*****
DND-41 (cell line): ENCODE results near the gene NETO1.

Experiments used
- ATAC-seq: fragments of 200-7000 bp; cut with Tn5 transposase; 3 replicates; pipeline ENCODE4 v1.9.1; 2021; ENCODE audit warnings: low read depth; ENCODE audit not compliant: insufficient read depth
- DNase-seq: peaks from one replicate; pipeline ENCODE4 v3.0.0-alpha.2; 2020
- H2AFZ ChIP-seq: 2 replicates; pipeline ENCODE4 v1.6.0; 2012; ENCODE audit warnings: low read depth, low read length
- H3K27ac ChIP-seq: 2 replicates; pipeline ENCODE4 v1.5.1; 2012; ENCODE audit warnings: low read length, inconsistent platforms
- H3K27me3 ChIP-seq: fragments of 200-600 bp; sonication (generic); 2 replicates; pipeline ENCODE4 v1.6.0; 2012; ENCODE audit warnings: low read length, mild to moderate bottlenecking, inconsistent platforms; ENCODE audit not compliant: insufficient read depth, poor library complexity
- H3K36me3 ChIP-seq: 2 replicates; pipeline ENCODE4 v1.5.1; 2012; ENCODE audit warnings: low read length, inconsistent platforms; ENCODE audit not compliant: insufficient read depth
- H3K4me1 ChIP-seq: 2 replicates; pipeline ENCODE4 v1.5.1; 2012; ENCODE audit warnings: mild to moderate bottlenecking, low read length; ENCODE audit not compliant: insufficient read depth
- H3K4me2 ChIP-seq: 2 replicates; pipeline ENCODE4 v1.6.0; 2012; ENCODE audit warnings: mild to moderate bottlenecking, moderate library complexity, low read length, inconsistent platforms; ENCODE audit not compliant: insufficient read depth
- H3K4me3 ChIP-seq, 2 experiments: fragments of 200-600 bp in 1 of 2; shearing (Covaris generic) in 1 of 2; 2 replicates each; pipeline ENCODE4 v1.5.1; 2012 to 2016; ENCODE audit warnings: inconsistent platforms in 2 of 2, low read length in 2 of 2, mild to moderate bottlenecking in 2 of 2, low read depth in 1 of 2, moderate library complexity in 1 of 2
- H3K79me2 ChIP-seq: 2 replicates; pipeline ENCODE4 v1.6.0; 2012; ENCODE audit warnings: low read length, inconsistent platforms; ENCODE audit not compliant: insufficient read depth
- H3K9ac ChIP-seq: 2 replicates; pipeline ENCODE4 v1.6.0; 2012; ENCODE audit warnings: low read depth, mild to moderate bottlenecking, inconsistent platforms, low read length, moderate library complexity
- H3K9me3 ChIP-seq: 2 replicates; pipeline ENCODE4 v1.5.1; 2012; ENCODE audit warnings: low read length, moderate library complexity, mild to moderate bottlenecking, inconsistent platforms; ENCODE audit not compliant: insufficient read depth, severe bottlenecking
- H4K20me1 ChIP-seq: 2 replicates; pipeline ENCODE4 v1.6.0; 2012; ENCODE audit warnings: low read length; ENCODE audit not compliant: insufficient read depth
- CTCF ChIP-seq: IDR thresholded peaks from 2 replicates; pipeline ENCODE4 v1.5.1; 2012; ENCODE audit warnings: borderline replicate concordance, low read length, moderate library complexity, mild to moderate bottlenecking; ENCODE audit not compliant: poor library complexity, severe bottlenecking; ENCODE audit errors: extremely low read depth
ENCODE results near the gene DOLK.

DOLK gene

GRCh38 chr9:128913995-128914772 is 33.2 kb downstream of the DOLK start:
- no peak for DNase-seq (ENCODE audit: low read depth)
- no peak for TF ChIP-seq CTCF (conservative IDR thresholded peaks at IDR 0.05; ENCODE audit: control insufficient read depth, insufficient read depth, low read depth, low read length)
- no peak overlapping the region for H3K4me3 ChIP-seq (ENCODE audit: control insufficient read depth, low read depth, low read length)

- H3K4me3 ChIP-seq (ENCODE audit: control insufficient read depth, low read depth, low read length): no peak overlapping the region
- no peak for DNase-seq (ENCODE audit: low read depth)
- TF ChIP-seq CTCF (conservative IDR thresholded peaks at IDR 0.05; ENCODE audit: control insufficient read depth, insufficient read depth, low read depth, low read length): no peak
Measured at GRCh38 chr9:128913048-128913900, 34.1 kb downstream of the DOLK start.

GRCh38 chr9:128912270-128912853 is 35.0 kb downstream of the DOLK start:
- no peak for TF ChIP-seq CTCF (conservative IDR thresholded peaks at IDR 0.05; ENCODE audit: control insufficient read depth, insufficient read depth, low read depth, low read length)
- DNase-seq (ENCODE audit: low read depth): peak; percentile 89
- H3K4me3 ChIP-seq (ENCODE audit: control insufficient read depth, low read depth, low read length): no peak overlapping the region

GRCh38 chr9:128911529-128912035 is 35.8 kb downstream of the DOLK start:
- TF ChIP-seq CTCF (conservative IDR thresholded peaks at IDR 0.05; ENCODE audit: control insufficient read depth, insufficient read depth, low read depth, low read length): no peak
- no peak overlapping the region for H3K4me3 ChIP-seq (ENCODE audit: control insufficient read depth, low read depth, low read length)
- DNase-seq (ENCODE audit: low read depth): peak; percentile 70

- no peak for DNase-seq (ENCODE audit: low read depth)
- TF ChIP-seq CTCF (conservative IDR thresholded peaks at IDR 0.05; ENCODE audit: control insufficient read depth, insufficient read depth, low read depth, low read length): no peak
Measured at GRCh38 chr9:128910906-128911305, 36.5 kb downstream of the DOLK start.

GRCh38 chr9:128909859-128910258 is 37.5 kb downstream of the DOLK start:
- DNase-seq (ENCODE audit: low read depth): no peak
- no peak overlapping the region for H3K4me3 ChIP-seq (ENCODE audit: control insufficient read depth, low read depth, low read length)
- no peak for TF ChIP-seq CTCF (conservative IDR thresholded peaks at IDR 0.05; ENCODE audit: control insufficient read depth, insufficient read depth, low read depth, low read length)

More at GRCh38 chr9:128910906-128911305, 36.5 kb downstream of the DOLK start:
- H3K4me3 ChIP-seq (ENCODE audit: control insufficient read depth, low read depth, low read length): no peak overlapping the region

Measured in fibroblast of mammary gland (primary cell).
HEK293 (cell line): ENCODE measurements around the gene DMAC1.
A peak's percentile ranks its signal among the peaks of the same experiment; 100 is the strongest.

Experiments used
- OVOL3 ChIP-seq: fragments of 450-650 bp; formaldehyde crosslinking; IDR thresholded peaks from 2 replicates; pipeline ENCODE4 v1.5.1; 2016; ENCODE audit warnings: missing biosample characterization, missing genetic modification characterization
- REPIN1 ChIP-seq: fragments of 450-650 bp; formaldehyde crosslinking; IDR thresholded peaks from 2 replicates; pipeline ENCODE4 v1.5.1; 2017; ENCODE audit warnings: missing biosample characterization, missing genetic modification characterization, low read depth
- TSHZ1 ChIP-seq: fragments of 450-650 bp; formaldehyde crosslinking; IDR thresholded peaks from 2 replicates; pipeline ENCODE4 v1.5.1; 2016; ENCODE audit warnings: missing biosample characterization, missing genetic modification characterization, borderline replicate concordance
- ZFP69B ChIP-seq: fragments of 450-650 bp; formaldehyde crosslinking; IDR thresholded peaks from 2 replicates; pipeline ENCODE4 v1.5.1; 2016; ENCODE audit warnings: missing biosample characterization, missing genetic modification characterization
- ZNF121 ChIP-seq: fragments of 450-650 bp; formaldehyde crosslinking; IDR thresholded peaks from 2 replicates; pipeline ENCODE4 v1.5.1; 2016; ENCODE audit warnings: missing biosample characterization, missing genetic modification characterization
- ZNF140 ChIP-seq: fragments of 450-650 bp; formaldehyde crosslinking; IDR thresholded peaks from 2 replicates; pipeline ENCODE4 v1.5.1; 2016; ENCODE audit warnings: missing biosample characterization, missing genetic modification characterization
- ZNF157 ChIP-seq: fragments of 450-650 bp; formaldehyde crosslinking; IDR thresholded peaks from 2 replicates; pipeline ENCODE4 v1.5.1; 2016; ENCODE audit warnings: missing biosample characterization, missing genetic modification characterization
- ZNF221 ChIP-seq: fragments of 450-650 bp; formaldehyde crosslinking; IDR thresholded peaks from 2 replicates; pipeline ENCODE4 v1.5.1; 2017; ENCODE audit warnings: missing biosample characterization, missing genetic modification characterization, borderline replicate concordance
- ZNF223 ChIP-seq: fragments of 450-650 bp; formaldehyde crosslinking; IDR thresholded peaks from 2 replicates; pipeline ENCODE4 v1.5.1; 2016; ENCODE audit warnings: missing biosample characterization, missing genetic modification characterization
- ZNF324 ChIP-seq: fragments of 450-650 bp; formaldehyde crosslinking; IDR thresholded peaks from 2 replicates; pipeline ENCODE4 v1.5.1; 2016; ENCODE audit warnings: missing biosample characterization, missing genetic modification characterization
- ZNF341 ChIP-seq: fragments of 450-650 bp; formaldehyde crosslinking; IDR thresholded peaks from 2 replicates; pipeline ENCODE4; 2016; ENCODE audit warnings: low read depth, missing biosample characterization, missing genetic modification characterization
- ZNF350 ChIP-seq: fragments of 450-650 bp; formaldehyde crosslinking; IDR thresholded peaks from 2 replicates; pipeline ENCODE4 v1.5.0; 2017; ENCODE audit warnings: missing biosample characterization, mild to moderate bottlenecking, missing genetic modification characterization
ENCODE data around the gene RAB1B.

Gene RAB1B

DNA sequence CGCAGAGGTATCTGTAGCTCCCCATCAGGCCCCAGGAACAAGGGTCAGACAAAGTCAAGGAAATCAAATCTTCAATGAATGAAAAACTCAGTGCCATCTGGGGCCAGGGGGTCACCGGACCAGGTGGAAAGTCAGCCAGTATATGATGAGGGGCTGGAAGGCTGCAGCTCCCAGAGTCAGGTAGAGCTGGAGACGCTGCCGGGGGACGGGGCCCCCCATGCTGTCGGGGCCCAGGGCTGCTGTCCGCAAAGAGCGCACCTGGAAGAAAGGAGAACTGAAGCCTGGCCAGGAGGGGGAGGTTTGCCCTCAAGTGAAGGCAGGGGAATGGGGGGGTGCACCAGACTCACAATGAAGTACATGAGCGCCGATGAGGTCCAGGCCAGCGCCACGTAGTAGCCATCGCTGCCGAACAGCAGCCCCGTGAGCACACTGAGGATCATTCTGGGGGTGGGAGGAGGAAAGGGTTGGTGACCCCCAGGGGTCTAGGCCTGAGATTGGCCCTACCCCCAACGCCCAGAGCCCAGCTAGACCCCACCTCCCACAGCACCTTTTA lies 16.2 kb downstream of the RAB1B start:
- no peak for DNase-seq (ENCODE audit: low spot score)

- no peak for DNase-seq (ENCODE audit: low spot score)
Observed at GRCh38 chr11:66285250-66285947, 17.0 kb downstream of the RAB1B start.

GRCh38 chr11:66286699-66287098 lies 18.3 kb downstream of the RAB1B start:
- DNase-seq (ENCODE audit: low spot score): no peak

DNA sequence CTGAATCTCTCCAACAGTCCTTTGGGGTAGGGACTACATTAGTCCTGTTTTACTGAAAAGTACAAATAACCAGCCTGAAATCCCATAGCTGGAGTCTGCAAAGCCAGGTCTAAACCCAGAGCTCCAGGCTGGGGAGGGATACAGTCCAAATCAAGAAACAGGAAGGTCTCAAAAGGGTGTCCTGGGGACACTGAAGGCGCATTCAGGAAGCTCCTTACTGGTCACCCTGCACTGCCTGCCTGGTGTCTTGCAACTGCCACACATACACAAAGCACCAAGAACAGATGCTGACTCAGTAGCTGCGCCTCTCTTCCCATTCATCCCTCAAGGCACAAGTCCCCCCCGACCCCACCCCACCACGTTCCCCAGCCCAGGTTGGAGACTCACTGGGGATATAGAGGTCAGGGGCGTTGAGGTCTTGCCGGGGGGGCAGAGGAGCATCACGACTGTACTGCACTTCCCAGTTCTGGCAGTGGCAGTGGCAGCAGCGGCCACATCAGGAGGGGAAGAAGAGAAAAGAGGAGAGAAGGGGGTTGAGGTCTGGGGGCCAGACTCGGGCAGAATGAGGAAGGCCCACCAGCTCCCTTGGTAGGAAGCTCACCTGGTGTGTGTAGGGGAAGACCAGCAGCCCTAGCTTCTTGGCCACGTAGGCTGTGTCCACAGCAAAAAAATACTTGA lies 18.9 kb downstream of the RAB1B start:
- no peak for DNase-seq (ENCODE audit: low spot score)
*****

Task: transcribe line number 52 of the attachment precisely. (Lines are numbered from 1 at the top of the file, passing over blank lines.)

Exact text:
- ZNF121 ChIP-seq: fragments of 450-650 bp; formaldehyde crosslinking; IDR thresholded peaks from 2 replicates; pipeline ENCODE4 v1.5.1; 2016; ENCODE audit warnings: missing biosample characterization, missing genetic modification characterization